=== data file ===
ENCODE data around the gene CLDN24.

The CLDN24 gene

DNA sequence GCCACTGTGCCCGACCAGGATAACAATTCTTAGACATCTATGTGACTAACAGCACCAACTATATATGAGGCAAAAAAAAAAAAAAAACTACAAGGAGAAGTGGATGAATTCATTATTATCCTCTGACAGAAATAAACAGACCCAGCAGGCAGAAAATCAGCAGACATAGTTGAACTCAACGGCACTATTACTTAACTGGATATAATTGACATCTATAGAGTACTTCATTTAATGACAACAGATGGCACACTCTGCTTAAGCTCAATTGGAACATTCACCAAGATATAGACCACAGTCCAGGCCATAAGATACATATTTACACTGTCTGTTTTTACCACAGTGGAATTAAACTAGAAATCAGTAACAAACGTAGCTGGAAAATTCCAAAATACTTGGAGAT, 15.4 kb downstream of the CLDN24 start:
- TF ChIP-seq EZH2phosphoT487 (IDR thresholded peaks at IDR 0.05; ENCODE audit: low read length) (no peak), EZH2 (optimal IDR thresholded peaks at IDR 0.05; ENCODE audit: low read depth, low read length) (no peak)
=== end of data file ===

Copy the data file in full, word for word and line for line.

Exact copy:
ENCODE data around the gene CLDN24.

The CLDN24 gene

DNA sequence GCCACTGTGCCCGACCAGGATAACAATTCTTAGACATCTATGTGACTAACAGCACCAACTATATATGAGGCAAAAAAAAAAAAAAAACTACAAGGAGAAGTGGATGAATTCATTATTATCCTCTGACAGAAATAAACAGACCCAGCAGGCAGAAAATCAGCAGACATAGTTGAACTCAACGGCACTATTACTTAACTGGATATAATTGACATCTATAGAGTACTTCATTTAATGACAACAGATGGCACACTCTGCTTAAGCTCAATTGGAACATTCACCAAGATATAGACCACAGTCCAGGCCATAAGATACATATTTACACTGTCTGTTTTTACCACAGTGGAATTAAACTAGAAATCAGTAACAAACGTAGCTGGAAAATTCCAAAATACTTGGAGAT, 15.4 kb downstream of the CLDN24 start:
- TF ChIP-seq EZH2phosphoT487 (IDR thresholded peaks at IDR 0.05; ENCODE audit: low read length) (no peak), EZH2 (optimal IDR thresholded peaks at IDR 0.05; ENCODE audit: low read depth, low read length) (no peak)